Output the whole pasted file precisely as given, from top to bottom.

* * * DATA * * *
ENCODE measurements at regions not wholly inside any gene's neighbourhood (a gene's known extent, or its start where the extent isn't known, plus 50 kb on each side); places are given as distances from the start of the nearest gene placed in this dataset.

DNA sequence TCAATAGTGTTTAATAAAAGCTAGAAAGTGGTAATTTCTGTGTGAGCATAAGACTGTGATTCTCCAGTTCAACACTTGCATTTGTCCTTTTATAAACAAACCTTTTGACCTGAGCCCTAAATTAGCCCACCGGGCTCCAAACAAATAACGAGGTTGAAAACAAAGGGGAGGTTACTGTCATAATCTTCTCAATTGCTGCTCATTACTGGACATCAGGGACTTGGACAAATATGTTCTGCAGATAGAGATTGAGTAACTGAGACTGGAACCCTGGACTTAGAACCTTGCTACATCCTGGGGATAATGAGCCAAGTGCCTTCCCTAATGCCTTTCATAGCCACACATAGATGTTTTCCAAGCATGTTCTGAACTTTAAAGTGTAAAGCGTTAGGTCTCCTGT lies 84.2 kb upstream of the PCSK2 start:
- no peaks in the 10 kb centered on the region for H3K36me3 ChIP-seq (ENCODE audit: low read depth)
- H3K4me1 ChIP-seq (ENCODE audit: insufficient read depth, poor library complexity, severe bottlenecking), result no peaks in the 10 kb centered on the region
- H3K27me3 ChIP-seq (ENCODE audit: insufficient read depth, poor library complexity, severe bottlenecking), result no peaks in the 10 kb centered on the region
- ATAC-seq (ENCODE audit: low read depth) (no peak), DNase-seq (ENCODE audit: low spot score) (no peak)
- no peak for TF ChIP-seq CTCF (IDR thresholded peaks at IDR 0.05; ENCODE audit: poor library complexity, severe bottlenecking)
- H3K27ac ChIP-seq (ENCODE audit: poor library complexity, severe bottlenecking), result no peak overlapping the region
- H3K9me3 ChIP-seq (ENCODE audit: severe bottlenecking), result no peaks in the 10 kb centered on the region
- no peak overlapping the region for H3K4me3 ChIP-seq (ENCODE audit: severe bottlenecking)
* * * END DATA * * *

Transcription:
ENCODE measurements at regions not wholly inside any gene's neighbourhood (a gene's known extent, or its start where the extent isn't known, plus 50 kb on each side); places are given as distances from the start of the nearest gene placed in this dataset.

DNA sequence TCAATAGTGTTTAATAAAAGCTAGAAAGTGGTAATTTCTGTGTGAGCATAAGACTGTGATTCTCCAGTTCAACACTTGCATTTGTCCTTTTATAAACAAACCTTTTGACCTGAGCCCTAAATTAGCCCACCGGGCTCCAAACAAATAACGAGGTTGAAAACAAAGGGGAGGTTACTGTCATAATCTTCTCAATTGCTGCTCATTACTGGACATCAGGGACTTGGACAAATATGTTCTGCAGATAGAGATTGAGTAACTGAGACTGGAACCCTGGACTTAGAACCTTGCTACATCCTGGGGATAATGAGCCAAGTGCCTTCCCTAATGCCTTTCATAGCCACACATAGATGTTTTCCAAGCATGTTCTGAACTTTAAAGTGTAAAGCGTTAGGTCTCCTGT lies 84.2 kb upstream of the PCSK2 start:
- no peaks in the 10 kb centered on the region for H3K36me3 ChIP-seq (ENCODE audit: low read depth)
- H3K4me1 ChIP-seq (ENCODE audit: insufficient read depth, poor library complexity, severe bottlenecking), result no peaks in the 10 kb centered on the region
- H3K27me3 ChIP-seq (ENCODE audit: insufficient read depth, poor library complexity, severe bottlenecking), result no peaks in the 10 kb centered on the region
- ATAC-seq (ENCODE audit: low read depth) (no peak), DNase-seq (ENCODE audit: low spot score) (no peak)
- no peak for TF ChIP-seq CTCF (IDR thresholded peaks at IDR 0.05; ENCODE audit: poor library complexity, severe bottlenecking)
- H3K27ac ChIP-seq (ENCODE audit: poor library complexity, severe bottlenecking), result no peak overlapping the region
- H3K9me3 ChIP-seq (ENCODE audit: severe bottlenecking), result no peaks in the 10 kb centered on the region
- no peak overlapping the region for H3K4me3 ChIP-seq (ENCODE audit: severe bottlenecking)